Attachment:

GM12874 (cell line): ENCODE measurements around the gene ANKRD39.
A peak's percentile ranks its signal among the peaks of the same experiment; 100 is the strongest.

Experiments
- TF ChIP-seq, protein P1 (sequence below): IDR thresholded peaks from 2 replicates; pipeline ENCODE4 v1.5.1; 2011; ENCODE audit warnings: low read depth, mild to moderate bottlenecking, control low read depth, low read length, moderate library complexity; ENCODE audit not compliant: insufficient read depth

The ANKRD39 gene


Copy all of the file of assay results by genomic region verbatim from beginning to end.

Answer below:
GM12874 (cell line): ENCODE measurements around the gene ANKRD39.
A peak's percentile ranks its signal among the peaks of the same experiment; 100 is the strongest.

Experiments
- TF ChIP-seq, protein P1 (sequence below): IDR thresholded peaks from 2 replicates; pipeline ENCODE4 v1.5.1; 2011; ENCODE audit warnings: low read depth, mild to moderate bottlenecking, control low read depth, low read length, moderate library complexity; ENCODE audit not compliant: insufficient read depth

The ANKRD39 gene